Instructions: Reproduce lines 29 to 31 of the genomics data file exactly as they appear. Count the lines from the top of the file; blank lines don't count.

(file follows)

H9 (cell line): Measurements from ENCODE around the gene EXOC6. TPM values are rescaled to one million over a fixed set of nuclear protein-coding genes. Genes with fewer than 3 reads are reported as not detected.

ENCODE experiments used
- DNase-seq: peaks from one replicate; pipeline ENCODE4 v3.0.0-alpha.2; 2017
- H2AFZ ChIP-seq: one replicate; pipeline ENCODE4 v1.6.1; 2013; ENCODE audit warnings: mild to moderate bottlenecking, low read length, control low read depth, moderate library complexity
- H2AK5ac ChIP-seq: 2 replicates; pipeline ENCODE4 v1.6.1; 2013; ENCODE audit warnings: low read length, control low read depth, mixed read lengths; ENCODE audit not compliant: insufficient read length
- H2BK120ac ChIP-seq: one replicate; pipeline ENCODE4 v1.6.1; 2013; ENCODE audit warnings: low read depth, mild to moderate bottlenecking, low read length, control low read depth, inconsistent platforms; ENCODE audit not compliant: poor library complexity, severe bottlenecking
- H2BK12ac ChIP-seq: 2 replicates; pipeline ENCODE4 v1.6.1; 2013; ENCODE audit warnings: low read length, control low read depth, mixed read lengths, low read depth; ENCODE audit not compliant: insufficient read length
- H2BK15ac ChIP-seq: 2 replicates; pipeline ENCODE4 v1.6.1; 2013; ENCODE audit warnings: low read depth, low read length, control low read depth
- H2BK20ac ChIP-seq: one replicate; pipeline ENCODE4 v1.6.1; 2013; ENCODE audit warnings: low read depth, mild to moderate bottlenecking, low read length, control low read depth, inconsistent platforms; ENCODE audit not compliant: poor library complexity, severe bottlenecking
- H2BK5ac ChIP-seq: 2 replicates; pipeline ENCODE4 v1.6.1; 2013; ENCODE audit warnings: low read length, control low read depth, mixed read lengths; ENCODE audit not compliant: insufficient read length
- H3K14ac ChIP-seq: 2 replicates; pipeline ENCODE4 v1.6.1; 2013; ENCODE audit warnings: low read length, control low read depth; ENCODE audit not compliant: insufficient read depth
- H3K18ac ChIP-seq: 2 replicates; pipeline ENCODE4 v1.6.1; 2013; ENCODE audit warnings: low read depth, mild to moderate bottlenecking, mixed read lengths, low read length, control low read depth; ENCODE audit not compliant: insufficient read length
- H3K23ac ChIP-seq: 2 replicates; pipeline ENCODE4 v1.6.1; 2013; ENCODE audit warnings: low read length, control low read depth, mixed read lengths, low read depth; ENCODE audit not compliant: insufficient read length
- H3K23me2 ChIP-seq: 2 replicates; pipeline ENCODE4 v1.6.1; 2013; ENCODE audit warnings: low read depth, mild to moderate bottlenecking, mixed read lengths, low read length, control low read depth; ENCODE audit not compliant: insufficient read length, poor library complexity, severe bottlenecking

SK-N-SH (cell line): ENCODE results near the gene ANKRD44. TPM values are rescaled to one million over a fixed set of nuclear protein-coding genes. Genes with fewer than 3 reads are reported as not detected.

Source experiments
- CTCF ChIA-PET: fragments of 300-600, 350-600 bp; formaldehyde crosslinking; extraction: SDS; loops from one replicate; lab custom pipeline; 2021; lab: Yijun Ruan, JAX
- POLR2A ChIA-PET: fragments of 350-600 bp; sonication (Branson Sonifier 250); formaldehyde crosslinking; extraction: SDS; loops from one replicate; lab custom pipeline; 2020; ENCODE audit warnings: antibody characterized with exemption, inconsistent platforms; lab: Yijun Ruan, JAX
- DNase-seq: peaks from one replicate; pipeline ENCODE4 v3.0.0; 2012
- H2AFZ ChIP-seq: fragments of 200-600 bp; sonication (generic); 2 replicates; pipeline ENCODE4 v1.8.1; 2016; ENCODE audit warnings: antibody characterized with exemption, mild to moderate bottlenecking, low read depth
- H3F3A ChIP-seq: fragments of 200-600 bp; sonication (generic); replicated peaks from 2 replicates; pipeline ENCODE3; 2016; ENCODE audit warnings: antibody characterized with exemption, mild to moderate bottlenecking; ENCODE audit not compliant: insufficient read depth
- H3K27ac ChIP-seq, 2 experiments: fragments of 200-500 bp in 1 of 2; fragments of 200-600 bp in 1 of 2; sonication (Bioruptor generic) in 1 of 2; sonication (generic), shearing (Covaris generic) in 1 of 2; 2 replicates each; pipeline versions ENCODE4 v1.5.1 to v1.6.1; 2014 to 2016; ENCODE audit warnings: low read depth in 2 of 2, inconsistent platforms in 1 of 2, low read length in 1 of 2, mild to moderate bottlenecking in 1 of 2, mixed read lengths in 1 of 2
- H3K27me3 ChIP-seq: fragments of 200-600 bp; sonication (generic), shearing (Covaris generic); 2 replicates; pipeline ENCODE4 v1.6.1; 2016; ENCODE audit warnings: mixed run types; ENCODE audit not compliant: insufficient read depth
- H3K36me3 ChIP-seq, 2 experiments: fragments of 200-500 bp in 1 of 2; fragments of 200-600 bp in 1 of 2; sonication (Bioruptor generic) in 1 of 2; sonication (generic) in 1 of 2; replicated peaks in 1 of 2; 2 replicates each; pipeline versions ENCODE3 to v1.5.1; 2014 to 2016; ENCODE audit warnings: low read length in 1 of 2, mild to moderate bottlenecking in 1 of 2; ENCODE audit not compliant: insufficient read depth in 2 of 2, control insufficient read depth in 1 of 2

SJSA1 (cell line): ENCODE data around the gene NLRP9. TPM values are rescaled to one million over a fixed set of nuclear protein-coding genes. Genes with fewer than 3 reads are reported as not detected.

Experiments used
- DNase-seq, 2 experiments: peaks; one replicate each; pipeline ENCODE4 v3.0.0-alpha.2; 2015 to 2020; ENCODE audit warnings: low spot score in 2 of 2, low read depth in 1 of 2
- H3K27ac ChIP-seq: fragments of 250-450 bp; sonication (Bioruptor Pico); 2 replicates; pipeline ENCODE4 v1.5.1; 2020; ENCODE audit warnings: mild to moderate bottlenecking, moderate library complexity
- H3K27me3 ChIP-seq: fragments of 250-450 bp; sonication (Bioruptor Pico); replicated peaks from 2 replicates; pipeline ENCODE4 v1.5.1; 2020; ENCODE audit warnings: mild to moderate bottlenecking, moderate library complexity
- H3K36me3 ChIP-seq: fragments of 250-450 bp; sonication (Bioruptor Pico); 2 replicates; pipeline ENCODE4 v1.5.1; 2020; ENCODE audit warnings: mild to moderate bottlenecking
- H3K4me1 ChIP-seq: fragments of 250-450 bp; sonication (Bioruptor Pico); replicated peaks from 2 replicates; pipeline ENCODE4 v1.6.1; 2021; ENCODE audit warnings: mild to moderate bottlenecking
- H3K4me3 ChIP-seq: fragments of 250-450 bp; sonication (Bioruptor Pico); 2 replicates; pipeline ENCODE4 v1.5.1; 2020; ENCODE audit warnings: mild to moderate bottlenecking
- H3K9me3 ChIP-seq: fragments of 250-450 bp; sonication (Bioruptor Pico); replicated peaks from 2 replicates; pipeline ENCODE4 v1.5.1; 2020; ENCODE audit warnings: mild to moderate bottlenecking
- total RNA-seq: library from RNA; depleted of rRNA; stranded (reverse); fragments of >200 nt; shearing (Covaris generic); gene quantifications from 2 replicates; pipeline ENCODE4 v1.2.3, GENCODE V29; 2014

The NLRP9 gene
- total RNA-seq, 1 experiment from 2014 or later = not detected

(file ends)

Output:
- H3K27me3 ChIP-seq: fragments of 250-450 bp; sonication (Bioruptor Pico); replicated peaks from 2 replicates; pipeline ENCODE4 v1.5.1; 2020; ENCODE audit warnings: mild to moderate bottlenecking, moderate library complexity
- H3K36me3 ChIP-seq: fragments of 250-450 bp; sonication (Bioruptor Pico); 2 replicates; pipeline ENCODE4 v1.5.1; 2020; ENCODE audit warnings: mild to moderate bottlenecking
- H3K4me1 ChIP-seq: fragments of 250-450 bp; sonication (Bioruptor Pico); replicated peaks from 2 replicates; pipeline ENCODE4 v1.6.1; 2021; ENCODE audit warnings: mild to moderate bottlenecking